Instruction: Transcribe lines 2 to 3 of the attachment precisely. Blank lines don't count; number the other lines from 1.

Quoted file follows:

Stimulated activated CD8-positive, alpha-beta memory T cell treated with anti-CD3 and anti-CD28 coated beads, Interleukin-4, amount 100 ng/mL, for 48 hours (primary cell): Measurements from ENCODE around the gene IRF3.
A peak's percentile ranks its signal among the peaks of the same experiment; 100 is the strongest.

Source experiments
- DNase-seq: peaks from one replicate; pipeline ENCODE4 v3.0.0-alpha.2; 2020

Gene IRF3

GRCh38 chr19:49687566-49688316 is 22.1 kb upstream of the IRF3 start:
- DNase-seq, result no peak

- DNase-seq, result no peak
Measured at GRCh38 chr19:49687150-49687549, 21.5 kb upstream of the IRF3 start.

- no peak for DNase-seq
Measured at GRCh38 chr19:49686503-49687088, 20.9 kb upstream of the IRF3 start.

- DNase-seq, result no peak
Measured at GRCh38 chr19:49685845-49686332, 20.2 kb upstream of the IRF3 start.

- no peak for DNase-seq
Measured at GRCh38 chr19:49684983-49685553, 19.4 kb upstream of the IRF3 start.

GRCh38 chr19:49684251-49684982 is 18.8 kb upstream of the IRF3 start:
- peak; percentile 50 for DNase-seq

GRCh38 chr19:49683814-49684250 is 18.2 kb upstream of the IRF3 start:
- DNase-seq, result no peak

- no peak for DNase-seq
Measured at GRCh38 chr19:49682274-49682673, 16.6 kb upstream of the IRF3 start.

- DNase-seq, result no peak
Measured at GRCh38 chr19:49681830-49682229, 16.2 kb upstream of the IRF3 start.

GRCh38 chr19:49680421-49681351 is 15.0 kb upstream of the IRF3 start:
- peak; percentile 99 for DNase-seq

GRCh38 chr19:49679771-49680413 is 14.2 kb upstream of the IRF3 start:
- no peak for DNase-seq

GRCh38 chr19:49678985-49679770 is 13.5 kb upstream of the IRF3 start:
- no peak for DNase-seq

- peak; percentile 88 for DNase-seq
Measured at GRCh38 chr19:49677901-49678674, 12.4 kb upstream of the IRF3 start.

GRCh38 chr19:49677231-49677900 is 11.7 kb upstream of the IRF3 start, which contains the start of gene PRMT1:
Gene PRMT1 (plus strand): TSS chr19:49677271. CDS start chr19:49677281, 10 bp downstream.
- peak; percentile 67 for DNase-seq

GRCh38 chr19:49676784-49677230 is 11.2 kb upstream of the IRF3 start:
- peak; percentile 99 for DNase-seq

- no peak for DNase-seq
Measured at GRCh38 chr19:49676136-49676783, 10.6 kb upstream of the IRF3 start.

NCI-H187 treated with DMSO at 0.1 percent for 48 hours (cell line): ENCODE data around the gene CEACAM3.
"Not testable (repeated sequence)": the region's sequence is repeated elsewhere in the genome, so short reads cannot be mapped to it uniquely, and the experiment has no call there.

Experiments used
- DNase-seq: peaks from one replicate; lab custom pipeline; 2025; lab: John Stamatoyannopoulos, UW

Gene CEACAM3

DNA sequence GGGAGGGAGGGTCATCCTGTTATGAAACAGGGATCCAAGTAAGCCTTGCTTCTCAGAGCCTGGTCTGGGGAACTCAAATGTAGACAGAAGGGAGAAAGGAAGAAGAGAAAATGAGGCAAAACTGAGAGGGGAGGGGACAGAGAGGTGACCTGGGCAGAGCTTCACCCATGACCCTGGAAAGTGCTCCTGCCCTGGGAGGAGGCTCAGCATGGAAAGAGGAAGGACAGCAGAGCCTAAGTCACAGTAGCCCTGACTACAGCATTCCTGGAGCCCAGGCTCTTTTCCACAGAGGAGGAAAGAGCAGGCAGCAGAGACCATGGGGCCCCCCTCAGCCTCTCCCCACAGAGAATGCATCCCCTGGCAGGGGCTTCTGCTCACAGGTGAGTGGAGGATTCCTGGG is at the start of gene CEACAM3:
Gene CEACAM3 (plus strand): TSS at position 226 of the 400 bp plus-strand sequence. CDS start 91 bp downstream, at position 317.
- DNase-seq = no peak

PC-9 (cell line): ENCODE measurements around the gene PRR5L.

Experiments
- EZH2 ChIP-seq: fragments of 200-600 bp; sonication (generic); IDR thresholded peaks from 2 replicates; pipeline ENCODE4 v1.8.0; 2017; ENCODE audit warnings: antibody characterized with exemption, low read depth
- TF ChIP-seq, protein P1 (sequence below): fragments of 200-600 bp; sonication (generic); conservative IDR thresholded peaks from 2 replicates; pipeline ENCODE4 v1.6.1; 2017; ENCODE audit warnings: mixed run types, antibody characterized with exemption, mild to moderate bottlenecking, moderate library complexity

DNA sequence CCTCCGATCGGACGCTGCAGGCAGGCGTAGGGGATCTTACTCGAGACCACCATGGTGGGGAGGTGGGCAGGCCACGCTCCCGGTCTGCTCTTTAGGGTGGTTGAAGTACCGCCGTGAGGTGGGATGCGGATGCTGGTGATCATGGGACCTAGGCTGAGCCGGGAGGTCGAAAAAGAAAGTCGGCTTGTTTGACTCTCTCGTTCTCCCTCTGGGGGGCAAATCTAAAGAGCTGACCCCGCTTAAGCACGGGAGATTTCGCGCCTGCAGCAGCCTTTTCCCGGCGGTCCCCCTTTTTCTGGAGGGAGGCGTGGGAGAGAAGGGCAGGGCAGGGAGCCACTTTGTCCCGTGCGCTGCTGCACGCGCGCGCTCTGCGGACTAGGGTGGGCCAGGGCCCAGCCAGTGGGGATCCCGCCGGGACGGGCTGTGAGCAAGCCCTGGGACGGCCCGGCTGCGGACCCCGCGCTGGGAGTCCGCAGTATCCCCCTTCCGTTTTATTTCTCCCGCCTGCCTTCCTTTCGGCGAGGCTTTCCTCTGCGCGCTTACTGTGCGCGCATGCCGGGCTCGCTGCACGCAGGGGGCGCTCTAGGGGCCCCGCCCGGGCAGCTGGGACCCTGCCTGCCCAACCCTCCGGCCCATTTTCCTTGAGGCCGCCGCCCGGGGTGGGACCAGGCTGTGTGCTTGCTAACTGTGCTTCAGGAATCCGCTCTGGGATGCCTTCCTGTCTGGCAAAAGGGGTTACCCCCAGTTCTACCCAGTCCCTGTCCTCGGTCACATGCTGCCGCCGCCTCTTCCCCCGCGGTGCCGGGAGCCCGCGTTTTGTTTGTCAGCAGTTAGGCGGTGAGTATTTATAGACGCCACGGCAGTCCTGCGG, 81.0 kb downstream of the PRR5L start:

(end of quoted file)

A peak's percentile ranks its signal among the peaks of the same experiment; 100 is the strongest.

Source experiments